_______ 9. Deus Ex Machina 
Written by D. Bond 
Tuesday, 25 May 2010 21:34 
9. Deus Ex Machina
There's nothing remarkable about it. All one has to do is hit the right keys at the right time and the instrument plays itself.
Johann Sebastian Bach
In previous examples we were only dealing with a linear series of ratios and we could restrict ourselves to a given range along a normal keyboard. Now given 16 rows and 16 columns of pitches, to access the interior we either need a keyboard of 256 keys or a new strategy.
Here, two basic possibilities are offered for demonstration purposes. Again, no attempt is made to exhaustively deal with this subject. This is currently an area of active research and a subject I intend on addressing in more detail as new discoveries are made.
For now, I employ two basic techniques. The first maps the numbers 16 to 16, Bb one octave below middle D and continue to F# the octave above. Again, the key middle D is left undefined, as sending ‘0’ s to the matrix is just bad business all round. Here ‘0’s are simply routed to produce a ‘1’ or the ‘big bang’ error message.[1]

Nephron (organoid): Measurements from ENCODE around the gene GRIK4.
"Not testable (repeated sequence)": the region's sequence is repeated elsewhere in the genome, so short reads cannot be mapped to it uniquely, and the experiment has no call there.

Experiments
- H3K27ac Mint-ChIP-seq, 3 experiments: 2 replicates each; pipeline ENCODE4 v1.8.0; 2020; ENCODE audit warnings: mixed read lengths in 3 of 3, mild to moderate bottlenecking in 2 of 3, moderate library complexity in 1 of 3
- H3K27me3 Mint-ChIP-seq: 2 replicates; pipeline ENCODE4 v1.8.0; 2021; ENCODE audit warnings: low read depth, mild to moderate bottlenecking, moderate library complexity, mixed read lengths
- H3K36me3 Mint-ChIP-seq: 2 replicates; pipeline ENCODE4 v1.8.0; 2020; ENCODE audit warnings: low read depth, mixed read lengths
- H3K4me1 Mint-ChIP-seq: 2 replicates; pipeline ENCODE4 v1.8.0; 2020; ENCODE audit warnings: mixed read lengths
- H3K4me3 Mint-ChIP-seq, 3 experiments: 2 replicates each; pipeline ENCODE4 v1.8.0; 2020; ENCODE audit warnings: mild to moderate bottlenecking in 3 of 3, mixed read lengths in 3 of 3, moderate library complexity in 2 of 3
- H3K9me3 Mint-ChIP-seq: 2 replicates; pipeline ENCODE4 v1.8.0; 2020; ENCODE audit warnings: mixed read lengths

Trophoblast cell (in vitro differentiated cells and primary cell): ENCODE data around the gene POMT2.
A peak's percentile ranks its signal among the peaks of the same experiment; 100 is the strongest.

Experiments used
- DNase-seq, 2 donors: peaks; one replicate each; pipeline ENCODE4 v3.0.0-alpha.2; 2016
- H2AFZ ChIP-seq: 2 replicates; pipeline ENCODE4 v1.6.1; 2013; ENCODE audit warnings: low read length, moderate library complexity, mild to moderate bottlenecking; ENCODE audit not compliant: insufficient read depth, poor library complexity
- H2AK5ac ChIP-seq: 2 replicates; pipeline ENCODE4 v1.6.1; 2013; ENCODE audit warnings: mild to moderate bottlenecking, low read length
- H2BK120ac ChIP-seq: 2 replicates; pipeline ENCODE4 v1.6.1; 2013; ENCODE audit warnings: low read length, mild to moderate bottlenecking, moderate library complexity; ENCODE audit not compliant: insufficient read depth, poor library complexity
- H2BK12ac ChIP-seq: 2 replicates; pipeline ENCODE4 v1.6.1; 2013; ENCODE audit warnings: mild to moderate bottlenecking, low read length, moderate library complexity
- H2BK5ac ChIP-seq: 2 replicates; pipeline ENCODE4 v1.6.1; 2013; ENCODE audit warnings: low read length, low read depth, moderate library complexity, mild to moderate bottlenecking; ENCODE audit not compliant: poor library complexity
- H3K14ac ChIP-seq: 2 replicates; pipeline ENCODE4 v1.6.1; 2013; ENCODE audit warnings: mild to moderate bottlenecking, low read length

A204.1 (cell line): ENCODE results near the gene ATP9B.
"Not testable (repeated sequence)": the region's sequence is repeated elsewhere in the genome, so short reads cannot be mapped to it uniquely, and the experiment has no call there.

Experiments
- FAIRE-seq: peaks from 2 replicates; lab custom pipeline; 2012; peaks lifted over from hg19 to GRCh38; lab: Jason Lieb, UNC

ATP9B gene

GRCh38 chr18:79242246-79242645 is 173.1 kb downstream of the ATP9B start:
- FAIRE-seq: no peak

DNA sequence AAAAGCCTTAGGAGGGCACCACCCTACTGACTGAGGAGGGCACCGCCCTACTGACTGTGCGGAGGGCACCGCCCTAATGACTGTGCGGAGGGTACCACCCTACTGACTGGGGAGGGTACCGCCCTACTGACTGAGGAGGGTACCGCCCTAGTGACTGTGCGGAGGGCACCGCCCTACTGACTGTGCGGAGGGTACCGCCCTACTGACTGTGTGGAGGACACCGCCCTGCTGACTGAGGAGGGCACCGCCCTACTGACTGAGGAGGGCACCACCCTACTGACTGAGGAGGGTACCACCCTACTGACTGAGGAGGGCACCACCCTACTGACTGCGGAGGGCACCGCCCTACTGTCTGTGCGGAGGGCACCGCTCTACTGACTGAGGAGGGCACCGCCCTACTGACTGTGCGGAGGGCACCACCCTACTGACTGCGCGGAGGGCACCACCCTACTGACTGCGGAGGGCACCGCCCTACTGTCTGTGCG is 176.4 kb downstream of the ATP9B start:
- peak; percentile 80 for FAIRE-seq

The second, uses list multiplication to produce a matrix. Notes played with both hands together are multiplied together producing a subset matrix converted back to a list. This method was derived from the observation that relationships along the same column or row produce more traditional harmonies [3rds, fifths octaves, etc.] when random processes are applied. The resulting subset, I refer to as a ‘screen’. Screens can be selected for their harmonic characteristics, and patterned, producing a ‘tartan’, manipulated using serial techniques, scrambling, orderings, Brownian walks, and other chaotic/ stochastic/ indeterminant processes.
Having already introduced the concept of harmonic cubes, I should like to point out that ultimately it is not necessary to physically prepare such an instrument[2], that one only need keep track of 2 strings of integers with realtime control and apply transpositioning on an ongoing basis. The process of composing modulation series I term ‘stitching’, keeping record of past transpositions as making a ‘thread’ & restricting available transpositions to a third screen, I term making a ‘swatch’ or ‘quilt’.
My preference is to simply pick a ‘patch of screen’, find a place where the transpositions flow and pan for gold!
But always remember, bonsai trees can be stunningly beautiful too!

Last Updated on Tuesday, 25 May 2010 22:10